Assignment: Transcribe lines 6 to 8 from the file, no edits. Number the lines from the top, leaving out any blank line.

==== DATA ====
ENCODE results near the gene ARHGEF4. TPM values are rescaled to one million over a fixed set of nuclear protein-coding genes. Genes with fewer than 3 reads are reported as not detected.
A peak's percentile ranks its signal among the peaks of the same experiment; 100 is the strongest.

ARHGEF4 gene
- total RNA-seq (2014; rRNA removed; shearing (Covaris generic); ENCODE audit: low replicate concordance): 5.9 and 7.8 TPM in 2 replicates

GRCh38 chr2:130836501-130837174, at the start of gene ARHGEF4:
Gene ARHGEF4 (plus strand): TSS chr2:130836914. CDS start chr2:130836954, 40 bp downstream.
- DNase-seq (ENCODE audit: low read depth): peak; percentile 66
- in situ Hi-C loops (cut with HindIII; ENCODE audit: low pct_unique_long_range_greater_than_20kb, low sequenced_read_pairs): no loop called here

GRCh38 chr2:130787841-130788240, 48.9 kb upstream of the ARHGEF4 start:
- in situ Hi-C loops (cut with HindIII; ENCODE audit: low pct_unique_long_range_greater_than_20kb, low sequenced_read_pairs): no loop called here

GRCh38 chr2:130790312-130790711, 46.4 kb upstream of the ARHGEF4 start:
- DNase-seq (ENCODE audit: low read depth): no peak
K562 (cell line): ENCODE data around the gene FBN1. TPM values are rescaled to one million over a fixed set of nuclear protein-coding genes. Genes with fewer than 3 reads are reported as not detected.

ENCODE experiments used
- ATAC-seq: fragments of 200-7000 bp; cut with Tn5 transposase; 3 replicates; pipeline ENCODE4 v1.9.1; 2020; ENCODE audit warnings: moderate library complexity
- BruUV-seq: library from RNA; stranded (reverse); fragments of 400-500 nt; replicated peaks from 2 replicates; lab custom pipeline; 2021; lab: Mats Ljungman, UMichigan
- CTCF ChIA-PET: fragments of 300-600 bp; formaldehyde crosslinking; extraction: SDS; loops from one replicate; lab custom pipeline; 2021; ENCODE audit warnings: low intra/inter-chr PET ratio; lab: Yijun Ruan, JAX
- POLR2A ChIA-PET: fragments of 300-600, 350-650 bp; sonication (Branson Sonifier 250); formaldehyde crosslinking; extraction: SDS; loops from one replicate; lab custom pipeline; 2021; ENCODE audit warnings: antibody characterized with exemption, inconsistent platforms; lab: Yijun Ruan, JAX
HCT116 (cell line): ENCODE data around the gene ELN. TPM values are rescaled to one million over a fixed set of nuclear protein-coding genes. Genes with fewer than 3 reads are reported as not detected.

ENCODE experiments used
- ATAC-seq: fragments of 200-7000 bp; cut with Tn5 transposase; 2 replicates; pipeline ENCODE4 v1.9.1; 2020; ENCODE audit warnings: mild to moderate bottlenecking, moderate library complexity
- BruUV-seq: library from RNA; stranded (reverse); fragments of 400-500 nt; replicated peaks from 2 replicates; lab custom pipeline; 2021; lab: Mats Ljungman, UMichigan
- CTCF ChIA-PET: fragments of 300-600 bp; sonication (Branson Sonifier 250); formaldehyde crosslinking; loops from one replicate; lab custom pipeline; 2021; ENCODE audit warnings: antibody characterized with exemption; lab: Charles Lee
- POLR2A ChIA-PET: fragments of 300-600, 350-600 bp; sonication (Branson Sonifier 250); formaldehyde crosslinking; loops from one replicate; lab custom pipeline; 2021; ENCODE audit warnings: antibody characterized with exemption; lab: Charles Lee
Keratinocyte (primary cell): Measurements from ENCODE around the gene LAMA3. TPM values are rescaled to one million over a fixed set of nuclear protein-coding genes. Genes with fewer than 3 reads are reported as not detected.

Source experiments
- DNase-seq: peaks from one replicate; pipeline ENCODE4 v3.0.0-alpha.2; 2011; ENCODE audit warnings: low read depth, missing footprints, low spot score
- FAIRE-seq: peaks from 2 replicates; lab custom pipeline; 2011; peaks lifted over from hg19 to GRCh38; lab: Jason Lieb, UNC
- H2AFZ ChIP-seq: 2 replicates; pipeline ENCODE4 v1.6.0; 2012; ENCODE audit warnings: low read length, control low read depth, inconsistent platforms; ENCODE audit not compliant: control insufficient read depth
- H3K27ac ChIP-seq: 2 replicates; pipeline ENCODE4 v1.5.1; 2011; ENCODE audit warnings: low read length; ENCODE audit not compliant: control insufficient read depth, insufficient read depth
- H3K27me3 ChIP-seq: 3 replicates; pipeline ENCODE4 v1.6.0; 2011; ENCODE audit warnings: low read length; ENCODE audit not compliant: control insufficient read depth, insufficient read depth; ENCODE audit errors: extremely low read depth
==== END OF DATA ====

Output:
Gene ARHGEF4 (plus strand): TSS chr2:130836914. CDS start chr2:130836954, 40 bp downstream.
- DNase-seq (ENCODE audit: low read depth): peak; percentile 66
- in situ Hi-C loops (cut with HindIII; ENCODE audit: low pct_unique_long_range_greater_than_20kb, low sequenced_read_pairs): no loop called here